THE Bathurst Observatory Research Facility will begin work this week on a new telescope to monitor asteroids.
Manager Ray Pickard said the Bathurst Asteroid Research Telescope would specifically target asteroids that are passing by earth’s orbit.
“It will collect information on the way they are orbiting and whether or not they have the potential to collide with earth in the future,” he said.
“The data will then be sent to the Minor Planet Center in the US.”
Mr Pickard said collecting data was important to ensure astronomers were not caught off guard.
He said last Thursday night social media websites lit up from around 9.40pm with reports of sightings of a bright object with a long tail shooting over Victoria, Tasmania and NSW.
According to reports, the fireball was believed to be a piece of a Russian rocket used to launch a weather satellite from Kazahkstan last Tuesday.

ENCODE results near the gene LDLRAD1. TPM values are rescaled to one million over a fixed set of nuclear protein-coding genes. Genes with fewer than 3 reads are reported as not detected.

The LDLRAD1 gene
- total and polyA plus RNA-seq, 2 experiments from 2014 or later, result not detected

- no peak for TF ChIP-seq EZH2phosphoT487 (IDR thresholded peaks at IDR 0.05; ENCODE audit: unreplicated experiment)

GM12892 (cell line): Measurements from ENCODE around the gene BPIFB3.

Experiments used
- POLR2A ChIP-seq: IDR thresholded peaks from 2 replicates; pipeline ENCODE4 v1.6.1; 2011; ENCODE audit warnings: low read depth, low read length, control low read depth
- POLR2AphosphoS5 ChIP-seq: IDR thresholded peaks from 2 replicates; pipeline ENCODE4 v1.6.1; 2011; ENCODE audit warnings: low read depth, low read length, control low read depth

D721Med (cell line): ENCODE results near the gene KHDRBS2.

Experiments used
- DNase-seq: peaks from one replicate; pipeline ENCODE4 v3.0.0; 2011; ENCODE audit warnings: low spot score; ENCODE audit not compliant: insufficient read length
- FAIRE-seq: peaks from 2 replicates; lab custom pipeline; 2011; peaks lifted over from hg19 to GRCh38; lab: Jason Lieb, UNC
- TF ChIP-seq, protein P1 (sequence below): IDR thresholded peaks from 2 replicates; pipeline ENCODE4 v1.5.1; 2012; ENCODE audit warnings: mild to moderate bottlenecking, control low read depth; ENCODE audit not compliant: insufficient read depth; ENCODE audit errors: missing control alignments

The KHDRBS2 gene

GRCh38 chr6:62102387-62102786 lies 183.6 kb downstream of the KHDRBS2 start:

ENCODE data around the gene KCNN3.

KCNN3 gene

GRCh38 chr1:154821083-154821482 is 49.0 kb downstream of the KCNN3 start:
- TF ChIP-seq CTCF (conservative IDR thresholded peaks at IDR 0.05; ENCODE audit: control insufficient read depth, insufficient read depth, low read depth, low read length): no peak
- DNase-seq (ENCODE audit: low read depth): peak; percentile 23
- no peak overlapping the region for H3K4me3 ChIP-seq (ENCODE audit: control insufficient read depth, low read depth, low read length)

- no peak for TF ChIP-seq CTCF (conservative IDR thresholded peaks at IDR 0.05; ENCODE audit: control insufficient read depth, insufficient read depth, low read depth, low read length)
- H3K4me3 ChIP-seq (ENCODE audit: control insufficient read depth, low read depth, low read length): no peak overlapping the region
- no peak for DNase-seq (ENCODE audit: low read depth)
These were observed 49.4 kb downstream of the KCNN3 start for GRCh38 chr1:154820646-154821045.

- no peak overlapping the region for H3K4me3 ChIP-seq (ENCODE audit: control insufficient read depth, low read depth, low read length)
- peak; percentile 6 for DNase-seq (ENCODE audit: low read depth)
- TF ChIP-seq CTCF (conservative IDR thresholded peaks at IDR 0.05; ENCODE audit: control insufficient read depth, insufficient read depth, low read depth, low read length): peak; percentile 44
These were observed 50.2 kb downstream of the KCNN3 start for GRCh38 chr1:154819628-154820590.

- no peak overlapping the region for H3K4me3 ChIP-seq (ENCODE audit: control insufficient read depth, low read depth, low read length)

Fairfax Media reported that NASA had been tracking the rocket and had alerted Nobel Prize winning astronomer Brian Schmidt about what was coming.
Mr Pickard said collecting data on asteroids would help ensure that astronomers were aware of when meteors may be headed for earth.
He said the observatory would be refurbishing an existing telescope to make the specialist asteroid research telescope, which he hoped would be ready for use within four months.
“Refurbishments will be done to modernise an existing telescope,” he said.
“We will be modernising the telescope mount and computerising the telescope so that it is fully automated.”
Mr Pickard said the observatory had been planning to build the asteroid research telescope since staff attended a NASA conference in Houston late last year.
“At the conference they called for more observation of asteroids and we decided we would like to do some asteroid research,” he said.
Mr Pickard said there were very few asteroid research telescopes in the southern hemisphere and he was excited to have one here in Bathurst.
“It is exciting that the work we do regionally will be able to contribute to science research done worldwide.”
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